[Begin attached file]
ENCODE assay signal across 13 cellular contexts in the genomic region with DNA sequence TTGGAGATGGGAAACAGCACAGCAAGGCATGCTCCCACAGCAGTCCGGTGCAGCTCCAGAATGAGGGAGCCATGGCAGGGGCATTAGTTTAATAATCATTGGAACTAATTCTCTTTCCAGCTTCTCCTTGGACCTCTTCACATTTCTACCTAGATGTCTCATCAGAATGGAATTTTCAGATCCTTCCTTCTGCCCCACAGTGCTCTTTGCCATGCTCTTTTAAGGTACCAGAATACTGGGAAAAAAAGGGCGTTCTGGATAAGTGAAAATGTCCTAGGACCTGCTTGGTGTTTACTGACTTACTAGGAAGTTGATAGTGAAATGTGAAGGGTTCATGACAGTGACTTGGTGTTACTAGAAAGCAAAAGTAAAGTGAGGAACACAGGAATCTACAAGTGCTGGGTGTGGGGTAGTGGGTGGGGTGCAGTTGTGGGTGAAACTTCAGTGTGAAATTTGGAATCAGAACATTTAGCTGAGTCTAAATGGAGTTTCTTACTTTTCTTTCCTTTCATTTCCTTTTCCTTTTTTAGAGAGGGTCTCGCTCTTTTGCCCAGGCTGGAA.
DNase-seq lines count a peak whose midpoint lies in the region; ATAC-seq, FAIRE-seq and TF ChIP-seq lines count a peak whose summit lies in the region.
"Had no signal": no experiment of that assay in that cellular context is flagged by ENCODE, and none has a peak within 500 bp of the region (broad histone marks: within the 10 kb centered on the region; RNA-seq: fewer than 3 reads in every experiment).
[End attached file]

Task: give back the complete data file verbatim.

ENCODE assay signal across 13 cellular contexts in the genomic region with DNA sequence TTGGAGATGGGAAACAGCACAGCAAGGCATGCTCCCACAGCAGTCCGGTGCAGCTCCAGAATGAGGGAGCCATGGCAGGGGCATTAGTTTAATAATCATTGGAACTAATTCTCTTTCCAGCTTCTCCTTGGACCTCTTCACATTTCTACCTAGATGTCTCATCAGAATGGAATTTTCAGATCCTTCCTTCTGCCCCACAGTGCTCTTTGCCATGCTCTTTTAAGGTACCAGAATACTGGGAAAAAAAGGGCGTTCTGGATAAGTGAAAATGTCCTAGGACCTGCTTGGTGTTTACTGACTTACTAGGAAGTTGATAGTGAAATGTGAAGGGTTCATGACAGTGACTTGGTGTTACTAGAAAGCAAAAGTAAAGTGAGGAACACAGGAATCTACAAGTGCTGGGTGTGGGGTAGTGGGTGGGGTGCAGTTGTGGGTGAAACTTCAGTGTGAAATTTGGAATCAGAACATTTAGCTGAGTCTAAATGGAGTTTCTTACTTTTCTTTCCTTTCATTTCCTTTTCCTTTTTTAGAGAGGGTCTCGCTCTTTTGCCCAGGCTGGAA.
DNase-seq lines count a peak whose midpoint lies in the region; ATAC-seq, FAIRE-seq and TF ChIP-seq lines count a peak whose summit lies in the region.
"Had no signal": no experiment of that assay in that cellular context is flagged by ENCODE, and none has a peak within 500 bp of the region (broad histone marks: within the 10 kb centered on the region; RNA-seq: fewer than 3 reads in every experiment).